I’ve never been a fan of giving away product for marketing purposes, except if you’re giving to people who really really need it – for example, Procter & Gamble giving Dawn dishwashing liquid by the truckload to the oil spill cleanup effort after the Deepwater Horizon disaster (of course, the ad they got out of it must have been the most convincing dishwashing liquid ad ever made). But there’s other stuff you can give away or offer to the deserving – jobs, expertise, partnership.

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A thought on Vine

Vine is great. Everyone agrees it’s great – everyone can make movies! All you need is your index finger! It’s a revolution! Etc etc etc. The interwebs is filling up with lists of the most amazing, beautiful, funny and staggering Vines, and everyone is assuming that Vine is some sort of natural progression from Instagram, because the images move, which is of course cooler than still.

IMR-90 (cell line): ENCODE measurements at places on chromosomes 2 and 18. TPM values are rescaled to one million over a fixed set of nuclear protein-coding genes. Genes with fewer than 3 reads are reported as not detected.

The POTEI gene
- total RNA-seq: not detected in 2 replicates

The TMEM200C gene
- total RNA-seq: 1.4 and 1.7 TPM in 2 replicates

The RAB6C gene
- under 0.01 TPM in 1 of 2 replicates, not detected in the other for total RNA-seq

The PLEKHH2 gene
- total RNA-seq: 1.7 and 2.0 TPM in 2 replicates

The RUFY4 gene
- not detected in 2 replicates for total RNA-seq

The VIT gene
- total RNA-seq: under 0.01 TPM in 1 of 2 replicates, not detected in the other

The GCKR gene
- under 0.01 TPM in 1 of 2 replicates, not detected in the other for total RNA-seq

But I bet a lot of those people who are so excited about the platform haven’t actually made that many vines themselves. Because once you start, it takes you about five minutes to realise that making a great vine is hard. It takes lots of time and effort.

Everyone is predicting great things for Vine. But I wonder. Vine is not Instagram. Sure, anyone can point their phone at something funny that’s happening, and sometimes the results will be watchable. (And sometimes they will be fully average.) But only a few people are going to have the skill, the time and the patience to make those truly amazing vines that everyone is swooning over.